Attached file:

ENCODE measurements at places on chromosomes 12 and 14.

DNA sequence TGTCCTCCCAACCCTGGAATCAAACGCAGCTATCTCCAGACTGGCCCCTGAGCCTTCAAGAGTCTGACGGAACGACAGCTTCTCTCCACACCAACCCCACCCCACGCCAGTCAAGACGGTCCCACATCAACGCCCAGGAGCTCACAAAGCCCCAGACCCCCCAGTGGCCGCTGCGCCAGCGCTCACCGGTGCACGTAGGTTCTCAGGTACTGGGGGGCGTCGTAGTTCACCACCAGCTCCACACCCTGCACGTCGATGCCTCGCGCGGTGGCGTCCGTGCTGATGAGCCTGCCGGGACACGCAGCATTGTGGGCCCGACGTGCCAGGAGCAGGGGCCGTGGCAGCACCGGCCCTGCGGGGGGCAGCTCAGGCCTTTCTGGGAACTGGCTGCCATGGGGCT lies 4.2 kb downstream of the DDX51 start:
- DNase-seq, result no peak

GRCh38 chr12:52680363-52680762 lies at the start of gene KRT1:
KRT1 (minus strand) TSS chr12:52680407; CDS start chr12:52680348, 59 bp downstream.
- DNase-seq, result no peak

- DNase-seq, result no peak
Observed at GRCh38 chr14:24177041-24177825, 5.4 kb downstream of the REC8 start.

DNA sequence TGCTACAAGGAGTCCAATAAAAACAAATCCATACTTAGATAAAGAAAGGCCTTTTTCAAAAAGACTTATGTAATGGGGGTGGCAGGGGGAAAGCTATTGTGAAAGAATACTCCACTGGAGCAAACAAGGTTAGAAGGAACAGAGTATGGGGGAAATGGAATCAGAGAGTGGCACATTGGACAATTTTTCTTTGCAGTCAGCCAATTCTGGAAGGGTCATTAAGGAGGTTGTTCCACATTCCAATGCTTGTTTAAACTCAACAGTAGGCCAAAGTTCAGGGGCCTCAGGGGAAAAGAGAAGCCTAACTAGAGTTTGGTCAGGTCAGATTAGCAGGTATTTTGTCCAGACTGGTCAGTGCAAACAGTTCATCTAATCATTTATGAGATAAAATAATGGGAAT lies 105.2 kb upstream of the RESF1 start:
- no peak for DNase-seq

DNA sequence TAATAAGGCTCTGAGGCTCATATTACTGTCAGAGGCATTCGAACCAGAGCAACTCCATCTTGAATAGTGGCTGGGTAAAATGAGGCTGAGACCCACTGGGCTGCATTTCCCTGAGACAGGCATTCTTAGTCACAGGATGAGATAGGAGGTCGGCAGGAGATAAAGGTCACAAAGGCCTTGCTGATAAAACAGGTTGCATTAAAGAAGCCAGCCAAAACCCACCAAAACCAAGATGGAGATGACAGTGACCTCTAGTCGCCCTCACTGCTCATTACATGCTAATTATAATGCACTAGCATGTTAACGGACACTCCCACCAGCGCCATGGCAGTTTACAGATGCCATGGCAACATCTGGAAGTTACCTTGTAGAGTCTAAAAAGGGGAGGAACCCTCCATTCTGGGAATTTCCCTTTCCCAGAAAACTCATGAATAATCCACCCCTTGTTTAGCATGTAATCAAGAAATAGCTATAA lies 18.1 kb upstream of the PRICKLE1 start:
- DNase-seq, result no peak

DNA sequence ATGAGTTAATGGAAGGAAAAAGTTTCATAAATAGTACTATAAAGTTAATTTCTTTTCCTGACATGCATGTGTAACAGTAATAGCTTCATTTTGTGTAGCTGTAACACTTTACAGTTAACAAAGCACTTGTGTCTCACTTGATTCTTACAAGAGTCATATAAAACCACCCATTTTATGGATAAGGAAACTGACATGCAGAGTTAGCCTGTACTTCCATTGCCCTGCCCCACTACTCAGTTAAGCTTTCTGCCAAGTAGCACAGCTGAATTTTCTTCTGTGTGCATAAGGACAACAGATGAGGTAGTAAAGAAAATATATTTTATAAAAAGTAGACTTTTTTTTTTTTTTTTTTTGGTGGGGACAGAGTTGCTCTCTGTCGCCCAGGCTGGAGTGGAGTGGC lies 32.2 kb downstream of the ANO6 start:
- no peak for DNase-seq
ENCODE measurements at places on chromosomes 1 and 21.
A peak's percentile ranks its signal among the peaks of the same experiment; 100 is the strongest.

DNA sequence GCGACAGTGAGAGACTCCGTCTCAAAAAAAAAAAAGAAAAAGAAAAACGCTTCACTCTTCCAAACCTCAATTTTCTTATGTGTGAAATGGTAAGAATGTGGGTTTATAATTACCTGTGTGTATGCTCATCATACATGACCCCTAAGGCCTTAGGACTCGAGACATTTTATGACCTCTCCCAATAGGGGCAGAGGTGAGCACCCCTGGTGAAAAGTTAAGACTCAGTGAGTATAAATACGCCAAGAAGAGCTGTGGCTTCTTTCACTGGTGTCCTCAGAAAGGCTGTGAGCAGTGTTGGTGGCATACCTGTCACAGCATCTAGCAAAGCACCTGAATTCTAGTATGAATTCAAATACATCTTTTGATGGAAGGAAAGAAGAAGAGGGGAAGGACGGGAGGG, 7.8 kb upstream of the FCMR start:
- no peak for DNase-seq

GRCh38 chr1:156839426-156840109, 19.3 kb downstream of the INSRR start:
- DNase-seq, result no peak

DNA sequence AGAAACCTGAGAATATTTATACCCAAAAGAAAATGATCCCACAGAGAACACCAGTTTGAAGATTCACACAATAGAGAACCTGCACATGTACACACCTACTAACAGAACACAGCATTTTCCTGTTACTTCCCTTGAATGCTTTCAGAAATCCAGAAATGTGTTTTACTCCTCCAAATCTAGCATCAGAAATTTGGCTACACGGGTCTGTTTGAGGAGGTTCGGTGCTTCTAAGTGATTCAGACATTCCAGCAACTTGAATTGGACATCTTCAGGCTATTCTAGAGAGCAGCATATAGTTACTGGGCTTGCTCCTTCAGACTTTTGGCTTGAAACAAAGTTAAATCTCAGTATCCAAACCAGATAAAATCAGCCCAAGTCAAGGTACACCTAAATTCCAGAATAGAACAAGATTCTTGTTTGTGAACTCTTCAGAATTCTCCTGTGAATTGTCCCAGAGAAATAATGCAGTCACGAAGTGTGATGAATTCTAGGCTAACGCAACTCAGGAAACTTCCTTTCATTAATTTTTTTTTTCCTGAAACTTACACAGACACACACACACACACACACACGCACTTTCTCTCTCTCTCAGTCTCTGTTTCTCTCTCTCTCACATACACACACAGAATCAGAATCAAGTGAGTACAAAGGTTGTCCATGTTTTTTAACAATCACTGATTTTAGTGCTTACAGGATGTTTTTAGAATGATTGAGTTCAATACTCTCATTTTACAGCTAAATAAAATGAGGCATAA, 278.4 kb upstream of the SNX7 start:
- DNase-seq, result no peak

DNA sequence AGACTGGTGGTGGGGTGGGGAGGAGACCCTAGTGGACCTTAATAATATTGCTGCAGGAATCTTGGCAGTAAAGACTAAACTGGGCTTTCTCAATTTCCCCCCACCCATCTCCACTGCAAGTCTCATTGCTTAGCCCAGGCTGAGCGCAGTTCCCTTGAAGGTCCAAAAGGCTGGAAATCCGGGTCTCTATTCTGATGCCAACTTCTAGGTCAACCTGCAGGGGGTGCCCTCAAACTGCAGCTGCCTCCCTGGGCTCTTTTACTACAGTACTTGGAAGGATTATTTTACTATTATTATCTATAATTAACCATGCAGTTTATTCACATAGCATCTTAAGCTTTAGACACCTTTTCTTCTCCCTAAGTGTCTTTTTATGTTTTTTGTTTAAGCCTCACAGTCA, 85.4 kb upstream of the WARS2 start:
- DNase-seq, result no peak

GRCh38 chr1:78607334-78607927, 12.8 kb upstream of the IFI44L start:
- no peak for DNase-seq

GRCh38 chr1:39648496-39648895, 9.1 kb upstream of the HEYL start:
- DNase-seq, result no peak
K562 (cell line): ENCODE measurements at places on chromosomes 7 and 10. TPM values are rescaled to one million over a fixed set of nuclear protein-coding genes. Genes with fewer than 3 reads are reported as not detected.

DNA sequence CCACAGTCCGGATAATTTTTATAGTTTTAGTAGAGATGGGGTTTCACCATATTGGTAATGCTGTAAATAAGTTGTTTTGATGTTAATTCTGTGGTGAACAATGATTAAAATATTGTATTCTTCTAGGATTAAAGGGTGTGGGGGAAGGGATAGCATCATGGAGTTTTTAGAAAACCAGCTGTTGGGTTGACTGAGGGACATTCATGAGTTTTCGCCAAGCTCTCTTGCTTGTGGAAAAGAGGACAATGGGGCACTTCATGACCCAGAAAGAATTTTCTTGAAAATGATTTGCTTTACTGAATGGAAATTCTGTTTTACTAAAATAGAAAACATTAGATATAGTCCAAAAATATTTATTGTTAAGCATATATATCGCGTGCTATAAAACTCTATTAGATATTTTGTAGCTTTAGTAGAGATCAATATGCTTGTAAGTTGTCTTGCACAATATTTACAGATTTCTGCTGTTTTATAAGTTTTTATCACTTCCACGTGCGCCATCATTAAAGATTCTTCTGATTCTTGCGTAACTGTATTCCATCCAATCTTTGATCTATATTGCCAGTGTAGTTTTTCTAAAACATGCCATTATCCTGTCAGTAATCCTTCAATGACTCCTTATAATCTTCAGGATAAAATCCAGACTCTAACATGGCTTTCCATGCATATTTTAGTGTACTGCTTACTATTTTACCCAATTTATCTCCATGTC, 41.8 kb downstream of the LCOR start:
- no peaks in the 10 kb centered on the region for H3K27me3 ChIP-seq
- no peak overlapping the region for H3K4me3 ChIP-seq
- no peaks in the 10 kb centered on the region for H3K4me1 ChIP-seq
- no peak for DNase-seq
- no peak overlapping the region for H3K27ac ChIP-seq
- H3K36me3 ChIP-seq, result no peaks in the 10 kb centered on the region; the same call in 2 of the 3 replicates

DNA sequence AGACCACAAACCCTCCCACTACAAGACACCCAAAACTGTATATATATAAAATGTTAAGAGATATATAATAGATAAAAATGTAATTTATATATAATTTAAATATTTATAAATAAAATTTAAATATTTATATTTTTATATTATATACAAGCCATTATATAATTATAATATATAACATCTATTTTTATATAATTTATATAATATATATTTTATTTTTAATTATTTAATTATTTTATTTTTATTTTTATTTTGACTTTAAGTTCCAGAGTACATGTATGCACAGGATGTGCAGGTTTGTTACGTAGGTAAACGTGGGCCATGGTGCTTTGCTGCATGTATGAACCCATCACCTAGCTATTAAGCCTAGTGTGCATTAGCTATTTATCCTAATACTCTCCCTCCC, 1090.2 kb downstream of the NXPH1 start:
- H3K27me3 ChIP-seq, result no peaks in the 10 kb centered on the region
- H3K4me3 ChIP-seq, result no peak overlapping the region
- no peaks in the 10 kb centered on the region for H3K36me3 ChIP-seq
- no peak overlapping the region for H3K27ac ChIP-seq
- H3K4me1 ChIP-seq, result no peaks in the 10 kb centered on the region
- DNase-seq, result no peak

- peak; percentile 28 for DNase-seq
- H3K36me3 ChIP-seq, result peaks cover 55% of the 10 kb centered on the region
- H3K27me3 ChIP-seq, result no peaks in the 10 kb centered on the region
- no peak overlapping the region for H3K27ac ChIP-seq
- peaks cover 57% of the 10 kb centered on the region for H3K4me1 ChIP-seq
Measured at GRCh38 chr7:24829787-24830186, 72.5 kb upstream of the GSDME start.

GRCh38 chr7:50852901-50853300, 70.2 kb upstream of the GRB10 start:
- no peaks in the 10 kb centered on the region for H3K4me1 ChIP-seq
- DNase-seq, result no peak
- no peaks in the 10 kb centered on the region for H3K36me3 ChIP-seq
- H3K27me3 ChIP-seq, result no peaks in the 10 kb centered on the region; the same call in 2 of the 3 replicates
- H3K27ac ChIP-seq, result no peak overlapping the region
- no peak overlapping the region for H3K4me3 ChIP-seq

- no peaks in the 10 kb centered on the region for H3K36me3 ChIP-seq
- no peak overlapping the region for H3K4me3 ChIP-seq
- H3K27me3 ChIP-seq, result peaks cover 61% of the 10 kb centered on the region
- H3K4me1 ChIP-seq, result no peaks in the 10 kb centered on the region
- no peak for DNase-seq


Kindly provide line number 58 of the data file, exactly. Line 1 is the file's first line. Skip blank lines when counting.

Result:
- no peak overlapping the region for H3K4me3 ChIP-seq